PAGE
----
The list of artists announced on Wednesday reads more like a roll call of the bland, the acceptable and the old pals than anything else. Annie Lennox? Maria Carey - the woman who issues demands about what side she can be photographed from, who wants red carpets on pavements, dozens of candles in dressing rooms, who is known as the nightmare diva to end them all? What constituency of pop does she represent other than conspicuous consumption?

Elton John spends a huge amount of time raising money to help Aids sufferers in Africa. He also gives a huge chunk of his income. For many of the people listed in this line-up, however, it's a chance to get on world-wide television, sell a load of albums and feel very pleased with yourself at the end of the day.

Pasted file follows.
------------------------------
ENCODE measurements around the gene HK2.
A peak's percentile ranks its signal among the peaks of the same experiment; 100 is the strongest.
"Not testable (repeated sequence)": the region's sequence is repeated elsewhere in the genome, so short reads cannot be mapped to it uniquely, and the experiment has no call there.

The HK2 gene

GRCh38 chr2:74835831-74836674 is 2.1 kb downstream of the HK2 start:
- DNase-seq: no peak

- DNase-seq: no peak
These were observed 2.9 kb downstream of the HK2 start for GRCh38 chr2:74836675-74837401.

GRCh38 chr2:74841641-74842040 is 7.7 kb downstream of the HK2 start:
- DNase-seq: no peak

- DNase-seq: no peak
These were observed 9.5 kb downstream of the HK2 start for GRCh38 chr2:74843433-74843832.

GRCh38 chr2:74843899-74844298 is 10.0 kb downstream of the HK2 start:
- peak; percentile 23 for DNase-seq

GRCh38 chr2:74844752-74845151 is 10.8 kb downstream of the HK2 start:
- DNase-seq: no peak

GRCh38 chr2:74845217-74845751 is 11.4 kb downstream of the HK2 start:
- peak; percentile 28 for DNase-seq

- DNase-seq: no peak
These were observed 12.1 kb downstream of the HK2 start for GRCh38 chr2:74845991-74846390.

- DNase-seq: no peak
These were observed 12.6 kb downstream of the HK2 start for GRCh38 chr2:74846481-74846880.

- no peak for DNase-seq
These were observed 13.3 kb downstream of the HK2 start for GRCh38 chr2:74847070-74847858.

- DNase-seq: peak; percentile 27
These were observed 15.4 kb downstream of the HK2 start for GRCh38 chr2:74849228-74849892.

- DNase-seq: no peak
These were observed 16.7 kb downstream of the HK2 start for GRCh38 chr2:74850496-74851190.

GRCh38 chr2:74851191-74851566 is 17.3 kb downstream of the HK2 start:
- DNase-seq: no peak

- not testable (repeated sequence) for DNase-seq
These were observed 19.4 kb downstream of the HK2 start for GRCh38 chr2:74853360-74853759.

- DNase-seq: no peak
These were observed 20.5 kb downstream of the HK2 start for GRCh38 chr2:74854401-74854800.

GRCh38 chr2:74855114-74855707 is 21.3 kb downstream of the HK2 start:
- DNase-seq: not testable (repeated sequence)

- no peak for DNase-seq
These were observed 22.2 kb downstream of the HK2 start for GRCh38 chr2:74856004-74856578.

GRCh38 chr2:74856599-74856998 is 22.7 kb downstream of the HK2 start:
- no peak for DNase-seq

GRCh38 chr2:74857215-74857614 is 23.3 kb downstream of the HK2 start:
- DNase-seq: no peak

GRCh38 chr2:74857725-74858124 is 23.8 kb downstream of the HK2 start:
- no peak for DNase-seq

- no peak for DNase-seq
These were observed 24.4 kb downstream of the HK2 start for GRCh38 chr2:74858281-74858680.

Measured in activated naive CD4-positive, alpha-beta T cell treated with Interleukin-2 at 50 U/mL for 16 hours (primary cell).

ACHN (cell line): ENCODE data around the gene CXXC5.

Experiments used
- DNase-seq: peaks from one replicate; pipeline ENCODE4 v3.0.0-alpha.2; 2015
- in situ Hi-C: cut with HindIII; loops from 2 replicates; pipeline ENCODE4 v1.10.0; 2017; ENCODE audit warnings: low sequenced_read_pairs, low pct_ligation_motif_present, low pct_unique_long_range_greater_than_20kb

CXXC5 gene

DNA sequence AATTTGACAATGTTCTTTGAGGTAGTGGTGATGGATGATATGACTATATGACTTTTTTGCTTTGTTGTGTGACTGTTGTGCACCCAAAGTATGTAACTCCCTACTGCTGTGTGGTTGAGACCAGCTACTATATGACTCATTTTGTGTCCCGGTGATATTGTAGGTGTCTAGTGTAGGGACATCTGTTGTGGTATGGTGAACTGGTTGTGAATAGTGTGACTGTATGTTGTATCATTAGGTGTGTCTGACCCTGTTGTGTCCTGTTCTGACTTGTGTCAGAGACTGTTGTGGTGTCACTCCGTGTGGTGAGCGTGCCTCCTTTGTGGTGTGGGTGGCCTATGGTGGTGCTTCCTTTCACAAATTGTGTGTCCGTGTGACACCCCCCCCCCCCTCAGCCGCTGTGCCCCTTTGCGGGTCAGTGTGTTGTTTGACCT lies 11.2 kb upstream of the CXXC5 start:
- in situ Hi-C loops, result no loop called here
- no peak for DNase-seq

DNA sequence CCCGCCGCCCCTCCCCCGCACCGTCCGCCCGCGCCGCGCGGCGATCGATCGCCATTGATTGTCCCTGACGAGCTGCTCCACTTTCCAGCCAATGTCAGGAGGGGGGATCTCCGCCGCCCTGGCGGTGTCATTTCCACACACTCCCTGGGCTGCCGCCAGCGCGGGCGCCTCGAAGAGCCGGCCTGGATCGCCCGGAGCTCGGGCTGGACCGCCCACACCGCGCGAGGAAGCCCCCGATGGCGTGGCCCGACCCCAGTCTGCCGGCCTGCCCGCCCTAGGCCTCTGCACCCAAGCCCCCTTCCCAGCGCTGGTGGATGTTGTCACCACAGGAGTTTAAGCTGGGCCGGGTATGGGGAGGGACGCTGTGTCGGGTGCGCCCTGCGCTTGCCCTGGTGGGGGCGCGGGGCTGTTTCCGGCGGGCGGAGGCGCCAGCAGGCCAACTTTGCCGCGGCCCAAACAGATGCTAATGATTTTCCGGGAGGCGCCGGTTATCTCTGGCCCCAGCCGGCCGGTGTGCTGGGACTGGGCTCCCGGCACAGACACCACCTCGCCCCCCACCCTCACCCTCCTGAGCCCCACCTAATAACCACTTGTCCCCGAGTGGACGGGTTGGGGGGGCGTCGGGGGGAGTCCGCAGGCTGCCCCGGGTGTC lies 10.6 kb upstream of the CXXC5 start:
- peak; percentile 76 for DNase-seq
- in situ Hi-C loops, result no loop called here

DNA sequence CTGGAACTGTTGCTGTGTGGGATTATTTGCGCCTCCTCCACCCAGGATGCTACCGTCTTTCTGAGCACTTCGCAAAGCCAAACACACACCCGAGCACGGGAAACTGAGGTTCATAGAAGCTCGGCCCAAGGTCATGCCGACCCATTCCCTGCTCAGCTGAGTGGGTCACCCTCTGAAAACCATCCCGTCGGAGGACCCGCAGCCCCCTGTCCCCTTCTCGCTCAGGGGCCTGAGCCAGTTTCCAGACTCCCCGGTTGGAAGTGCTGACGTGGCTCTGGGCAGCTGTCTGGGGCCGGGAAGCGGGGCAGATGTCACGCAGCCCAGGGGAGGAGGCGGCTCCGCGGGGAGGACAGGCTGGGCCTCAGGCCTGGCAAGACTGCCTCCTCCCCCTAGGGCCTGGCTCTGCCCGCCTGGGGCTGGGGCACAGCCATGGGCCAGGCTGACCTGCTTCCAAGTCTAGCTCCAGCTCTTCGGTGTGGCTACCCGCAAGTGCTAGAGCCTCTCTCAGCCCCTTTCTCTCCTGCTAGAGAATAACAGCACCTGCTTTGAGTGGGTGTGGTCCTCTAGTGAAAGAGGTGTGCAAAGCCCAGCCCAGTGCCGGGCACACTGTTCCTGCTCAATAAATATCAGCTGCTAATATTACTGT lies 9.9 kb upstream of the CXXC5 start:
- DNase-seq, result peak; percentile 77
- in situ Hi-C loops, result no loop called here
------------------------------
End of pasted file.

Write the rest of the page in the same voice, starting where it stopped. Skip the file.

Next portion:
The Spice Girls re-forming? Geri Halliwell's recent efforts to promote herself via a television documentary and press interviews have been widely derided as shallow and self-seeking.

Make no mistake about it, Live8 is the marketing moment to end them all - and that's why most of the people on the list are those who are already easily recognisable brand names, relentlessly marketed on a global level. I thank them for giving up their time. I recognise their good intentions. But ultimately they won't make any difference at all.

Finally, have Silvio, Tony and co agreed to give a month's salary to the cause, to forgo the use of private jets? I doubt it. The only way to impress African leaders is for our own statesmen to set an example - unfortunately, a bunch of pop stars impressed with their own self-importance will have less impact.